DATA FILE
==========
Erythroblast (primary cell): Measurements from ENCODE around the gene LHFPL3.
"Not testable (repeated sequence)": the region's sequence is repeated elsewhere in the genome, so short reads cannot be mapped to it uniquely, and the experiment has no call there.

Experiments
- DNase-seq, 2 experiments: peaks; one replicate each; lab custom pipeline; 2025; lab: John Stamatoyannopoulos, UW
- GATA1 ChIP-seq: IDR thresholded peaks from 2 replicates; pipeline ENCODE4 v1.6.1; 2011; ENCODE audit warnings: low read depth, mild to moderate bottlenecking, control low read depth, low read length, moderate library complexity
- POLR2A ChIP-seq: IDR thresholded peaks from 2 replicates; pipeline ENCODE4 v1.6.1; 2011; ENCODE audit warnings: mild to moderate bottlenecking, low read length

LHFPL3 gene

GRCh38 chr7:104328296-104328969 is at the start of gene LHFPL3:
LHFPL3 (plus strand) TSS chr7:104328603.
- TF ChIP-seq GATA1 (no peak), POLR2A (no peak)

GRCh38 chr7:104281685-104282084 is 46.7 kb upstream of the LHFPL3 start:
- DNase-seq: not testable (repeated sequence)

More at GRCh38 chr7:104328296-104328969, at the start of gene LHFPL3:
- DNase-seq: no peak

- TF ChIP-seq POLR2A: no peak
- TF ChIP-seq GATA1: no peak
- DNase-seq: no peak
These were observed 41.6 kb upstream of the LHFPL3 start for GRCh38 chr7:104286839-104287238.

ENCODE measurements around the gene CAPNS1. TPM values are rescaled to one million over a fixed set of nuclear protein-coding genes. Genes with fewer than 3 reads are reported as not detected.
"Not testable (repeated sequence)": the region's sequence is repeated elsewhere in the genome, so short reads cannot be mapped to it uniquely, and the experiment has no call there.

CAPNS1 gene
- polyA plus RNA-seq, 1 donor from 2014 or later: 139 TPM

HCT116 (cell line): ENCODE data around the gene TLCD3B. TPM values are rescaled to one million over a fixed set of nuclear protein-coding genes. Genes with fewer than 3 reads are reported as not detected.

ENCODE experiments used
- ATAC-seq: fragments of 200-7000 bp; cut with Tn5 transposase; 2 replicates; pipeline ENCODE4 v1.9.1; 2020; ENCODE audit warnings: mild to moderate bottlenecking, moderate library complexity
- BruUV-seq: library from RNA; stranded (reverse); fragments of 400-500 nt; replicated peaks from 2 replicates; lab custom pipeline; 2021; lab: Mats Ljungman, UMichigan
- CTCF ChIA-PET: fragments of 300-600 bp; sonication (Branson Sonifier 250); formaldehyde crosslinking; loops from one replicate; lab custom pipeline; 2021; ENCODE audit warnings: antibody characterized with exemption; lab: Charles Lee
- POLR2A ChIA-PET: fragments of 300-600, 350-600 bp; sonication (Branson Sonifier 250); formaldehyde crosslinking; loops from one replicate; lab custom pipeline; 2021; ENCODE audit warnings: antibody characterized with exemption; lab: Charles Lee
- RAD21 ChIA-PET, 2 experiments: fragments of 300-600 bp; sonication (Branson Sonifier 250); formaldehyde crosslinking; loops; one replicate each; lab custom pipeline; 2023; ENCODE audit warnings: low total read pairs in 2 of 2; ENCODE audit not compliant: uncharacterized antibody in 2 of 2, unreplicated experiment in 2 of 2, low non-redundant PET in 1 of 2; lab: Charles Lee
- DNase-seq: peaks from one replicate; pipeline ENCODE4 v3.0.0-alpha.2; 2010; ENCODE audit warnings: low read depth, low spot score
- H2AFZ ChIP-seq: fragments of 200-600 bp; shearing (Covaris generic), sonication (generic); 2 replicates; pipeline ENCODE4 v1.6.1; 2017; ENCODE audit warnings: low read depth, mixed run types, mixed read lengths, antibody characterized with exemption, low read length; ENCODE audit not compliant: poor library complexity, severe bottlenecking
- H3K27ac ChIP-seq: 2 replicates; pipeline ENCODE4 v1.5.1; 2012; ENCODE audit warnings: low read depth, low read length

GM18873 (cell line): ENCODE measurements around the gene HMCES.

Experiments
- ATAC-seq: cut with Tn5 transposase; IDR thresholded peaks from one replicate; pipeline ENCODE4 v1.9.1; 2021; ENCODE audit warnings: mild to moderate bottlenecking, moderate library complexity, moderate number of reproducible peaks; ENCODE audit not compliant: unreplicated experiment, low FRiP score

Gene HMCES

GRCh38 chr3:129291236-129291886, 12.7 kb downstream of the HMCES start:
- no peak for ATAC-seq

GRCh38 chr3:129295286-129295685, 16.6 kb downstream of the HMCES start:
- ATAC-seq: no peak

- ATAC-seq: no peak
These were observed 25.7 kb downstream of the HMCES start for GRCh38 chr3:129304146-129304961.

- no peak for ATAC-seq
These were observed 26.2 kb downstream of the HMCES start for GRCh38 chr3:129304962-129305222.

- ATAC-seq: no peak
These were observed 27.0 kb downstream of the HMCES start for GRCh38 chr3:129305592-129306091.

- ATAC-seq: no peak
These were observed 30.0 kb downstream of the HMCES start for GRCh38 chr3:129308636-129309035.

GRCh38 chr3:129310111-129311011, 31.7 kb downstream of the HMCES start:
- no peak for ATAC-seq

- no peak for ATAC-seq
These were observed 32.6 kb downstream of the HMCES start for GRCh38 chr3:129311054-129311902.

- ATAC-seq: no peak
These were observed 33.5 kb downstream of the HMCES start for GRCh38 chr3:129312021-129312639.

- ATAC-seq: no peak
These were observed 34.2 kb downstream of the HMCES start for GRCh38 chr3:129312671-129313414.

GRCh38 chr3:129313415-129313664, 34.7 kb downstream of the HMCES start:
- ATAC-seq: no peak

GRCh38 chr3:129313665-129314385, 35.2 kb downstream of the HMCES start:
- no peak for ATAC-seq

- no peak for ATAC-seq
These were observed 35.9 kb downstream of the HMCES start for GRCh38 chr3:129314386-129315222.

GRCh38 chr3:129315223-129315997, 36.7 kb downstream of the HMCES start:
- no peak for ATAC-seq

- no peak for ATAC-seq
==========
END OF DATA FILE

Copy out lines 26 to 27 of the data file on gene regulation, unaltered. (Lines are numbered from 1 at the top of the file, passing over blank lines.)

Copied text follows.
- BruUV-seq: library from RNA; stranded (reverse); fragments of 400-500 nt; replicated peaks from 2 replicates; lab custom pipeline; 2021; lab: Mats Ljungman, UMichigan
- CTCF ChIA-PET: fragments of 300-600 bp; sonication (Branson Sonifier 250); formaldehyde crosslinking; loops from one replicate; lab custom pipeline; 2021; ENCODE audit warnings: antibody characterized with exemption; lab: Charles Lee